Avi's Crispin: The Cross of Lead, this year's Newbery Winner,
is the compelling story of a young boy's journey of self-discovery.
Set in the Middle Ages, the story follows Crispin as he is forced
to leave his home after his mother dies and he is accused of murder.
Declared a "wolf's head" he becomes prey to any one who
wants to hunt him. As he attempts to flee, with no possessions except
an inscribed cross of lead that could unlock the mysteries of his
identity, he is befriended by a traveling entertainer named Bear,
who teaches him about life, friendship, and family.
This book does
an excellent job establishing an historical context as it draws
the reader into a very engaging narrative. Avi's characters are
very real people and the story and situations in which they find
themselves offer powerful potential for discussions of tone, setting,
and atmosphere. The curricular possibilities that exist with this
amazing book are truly astounding!
Set the Stage
Before you read, discuss with your students the importance of a
name. Ask them what they can tell us about a person and his family.
Discuss where many names originated (professions, etc) and what
happened to many European names as people immigrated to the United
States. Discuss with the students whether or not this devalues a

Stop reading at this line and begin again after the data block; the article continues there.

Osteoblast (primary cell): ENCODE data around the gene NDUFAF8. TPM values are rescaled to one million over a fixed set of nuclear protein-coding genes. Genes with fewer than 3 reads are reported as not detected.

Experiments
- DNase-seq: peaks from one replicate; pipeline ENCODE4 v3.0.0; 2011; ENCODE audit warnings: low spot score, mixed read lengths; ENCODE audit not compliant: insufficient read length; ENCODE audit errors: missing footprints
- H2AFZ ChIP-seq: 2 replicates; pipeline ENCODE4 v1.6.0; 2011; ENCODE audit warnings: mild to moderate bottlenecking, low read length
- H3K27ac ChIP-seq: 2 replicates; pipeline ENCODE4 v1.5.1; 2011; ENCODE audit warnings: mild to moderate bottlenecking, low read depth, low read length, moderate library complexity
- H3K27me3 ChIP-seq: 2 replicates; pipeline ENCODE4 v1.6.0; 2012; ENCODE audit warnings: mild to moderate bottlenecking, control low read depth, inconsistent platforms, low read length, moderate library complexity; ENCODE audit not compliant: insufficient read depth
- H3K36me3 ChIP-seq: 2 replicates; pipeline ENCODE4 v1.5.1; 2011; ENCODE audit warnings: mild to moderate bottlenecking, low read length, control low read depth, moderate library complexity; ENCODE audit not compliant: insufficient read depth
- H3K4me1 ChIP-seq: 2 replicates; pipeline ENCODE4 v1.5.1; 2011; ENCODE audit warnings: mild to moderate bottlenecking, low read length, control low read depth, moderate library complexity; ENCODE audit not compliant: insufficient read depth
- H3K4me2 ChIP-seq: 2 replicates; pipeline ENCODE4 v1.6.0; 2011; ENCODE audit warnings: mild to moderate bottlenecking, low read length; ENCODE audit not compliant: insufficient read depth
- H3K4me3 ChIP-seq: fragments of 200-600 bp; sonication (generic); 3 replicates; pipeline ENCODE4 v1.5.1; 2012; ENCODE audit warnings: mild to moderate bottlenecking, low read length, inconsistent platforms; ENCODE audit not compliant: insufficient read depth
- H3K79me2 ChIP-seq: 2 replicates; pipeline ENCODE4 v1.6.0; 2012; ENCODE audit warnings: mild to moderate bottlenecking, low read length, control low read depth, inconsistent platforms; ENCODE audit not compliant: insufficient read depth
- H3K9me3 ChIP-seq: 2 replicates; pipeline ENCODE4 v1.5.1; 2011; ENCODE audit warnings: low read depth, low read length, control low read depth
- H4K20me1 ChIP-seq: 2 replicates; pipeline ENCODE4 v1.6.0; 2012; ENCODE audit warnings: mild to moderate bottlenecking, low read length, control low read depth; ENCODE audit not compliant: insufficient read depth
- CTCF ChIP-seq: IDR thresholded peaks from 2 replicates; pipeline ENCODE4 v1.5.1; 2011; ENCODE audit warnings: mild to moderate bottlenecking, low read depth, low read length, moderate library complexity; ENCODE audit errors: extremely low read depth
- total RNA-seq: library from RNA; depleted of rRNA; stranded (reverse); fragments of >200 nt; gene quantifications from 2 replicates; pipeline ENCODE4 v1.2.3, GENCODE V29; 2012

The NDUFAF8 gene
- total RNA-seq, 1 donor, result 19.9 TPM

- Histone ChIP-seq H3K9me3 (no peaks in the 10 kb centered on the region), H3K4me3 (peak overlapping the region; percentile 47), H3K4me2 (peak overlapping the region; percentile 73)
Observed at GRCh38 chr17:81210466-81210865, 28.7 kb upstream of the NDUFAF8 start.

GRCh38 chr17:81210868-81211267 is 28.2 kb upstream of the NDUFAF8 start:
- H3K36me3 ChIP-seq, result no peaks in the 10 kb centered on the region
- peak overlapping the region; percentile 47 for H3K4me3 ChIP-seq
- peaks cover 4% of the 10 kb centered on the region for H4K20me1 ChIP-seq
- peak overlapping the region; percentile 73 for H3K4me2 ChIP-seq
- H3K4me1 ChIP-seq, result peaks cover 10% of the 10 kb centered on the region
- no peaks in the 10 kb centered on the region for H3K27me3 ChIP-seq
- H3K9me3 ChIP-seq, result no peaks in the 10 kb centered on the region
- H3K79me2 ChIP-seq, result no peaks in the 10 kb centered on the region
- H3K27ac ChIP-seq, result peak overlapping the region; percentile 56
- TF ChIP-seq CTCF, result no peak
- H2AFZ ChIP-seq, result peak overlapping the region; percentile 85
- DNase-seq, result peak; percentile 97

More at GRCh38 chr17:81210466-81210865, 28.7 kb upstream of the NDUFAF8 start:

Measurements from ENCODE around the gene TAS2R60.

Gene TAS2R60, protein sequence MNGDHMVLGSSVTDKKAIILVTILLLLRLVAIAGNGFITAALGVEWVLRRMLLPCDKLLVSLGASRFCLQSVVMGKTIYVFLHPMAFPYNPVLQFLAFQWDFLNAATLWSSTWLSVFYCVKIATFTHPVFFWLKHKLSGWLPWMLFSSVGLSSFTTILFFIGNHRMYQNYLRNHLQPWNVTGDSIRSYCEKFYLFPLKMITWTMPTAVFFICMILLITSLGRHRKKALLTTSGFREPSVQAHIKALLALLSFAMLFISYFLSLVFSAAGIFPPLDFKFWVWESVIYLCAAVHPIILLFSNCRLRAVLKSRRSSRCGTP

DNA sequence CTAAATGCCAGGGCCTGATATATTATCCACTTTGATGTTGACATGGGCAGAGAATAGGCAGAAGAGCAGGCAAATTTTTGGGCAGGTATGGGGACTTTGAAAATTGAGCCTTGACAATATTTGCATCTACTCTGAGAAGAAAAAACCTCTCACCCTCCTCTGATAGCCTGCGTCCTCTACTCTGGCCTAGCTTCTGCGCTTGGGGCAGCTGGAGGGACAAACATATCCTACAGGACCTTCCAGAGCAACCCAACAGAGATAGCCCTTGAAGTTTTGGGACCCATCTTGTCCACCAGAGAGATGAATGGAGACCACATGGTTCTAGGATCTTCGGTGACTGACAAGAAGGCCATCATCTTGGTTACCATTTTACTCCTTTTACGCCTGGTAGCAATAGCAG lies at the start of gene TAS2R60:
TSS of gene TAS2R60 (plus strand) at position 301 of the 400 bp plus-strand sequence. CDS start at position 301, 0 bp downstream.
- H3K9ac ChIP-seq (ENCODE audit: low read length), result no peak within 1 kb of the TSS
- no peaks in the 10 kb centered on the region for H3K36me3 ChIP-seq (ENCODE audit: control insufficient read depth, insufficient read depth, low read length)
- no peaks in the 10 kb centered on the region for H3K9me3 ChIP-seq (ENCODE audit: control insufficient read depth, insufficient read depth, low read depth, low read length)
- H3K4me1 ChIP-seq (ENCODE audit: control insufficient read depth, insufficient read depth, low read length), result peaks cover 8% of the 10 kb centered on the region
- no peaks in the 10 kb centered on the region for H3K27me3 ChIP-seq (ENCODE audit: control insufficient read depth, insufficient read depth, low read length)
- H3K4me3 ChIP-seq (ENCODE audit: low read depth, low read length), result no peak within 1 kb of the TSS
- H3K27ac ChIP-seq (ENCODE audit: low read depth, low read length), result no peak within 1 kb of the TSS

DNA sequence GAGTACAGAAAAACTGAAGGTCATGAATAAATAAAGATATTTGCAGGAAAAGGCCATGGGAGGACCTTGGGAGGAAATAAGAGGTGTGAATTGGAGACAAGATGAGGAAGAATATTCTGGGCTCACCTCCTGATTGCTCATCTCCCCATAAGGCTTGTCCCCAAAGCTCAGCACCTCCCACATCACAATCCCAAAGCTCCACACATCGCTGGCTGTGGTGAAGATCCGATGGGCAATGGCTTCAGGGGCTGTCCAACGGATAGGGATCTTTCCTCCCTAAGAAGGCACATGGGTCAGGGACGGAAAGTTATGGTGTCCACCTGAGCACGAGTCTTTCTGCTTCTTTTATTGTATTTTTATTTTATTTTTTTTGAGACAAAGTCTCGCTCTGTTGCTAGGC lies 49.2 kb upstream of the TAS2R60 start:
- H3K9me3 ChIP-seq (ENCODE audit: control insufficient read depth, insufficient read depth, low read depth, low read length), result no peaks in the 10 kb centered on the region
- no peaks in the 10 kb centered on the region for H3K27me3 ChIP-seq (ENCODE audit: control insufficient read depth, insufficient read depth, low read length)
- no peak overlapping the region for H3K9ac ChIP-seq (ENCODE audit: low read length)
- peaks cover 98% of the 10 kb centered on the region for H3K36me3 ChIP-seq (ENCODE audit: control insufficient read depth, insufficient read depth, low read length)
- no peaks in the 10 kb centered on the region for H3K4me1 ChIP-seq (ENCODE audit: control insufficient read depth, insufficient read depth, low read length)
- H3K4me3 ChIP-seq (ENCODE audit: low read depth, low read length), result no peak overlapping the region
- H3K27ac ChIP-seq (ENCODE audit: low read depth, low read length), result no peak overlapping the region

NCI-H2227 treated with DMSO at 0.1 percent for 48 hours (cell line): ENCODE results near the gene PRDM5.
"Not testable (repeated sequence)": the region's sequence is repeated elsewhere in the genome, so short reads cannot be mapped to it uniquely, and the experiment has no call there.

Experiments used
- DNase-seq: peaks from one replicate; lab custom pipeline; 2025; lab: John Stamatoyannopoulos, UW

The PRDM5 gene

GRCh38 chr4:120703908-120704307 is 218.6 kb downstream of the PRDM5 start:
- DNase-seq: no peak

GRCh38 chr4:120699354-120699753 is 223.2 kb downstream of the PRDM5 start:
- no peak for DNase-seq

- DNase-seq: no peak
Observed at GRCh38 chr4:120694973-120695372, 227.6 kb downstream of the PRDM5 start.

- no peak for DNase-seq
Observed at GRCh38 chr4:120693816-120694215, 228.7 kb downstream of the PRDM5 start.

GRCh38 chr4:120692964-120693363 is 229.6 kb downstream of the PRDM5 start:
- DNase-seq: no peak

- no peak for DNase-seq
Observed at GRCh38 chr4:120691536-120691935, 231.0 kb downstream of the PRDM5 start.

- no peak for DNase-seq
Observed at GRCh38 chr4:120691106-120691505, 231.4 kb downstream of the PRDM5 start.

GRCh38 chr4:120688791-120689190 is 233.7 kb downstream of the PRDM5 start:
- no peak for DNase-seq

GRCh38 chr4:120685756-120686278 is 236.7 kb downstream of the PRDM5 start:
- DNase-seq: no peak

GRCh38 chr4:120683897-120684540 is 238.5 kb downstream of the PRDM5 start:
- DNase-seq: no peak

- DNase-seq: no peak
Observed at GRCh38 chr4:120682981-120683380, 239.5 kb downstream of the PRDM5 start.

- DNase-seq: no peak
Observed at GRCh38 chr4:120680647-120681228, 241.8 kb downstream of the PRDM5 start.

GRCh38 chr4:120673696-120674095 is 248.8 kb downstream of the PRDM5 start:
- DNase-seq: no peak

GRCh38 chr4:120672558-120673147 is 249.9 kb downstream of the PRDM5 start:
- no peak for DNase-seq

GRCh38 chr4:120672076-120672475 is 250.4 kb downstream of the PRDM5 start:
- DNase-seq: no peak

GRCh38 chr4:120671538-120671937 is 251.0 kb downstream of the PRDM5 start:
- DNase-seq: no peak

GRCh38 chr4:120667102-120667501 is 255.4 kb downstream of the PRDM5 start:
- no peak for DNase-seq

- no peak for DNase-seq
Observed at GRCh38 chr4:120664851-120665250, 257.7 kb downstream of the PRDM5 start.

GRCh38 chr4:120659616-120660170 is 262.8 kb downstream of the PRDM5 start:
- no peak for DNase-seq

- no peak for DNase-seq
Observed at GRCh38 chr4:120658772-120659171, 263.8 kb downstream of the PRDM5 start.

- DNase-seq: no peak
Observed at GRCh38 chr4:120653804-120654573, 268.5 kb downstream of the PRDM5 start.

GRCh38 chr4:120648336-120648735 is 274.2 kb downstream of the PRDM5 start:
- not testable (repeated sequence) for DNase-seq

person. Ask them how they would feel if their name were suddenly
ready to read by asking them if they have ever been falsely accused
of something and how it made them feel. Discuss what kinds of reactions
people have when they are falsely accused of something.
story, you will see examples of the different influences that shape
the main character. Ask your students who the people are that have
been most influential in their lives. Ask them to describe what
made these people so important to them?
To help prepare
your students to read Crispin, explain to them that the story deals
with a young boy in search of what he is and what he is supposed
to be. Ask your students if they have ever wanted to be anything
different than what they are? Why? Discuss with them what they think
would have to happen in order for them to become what they want
to be compared to what they are. Discuss with them the obstacles
that can prevent them from becoming what they might want to be.
Bear tells Crispin that if you can read, you are treated
as a priest and "common law does not allow priests to be hanged."
Ask students why this might have been true in the Middle Ages.
Discuss modern attitudes toward education with your class.
Ask them if we feel the same way today and discuss with them how
different countries hold education in a different regard than we
do here in the U.S. Discuss with your students why this might be
Crispin feels abandoned and alone throughout much of the
book. Ask your students to consider a time when they felt alone
or abandoned. What enabled them to overcome these feelings. How?
Ask them how their experience compares to Crispin's.
& 25 are pivotal points in the story. Bear gives much advice
that young Crispin has to struggle to comprehend. Bear tells Crispin,
"it is better to live by questions," but then also says,
"it is a mistake to know everything." He also cautions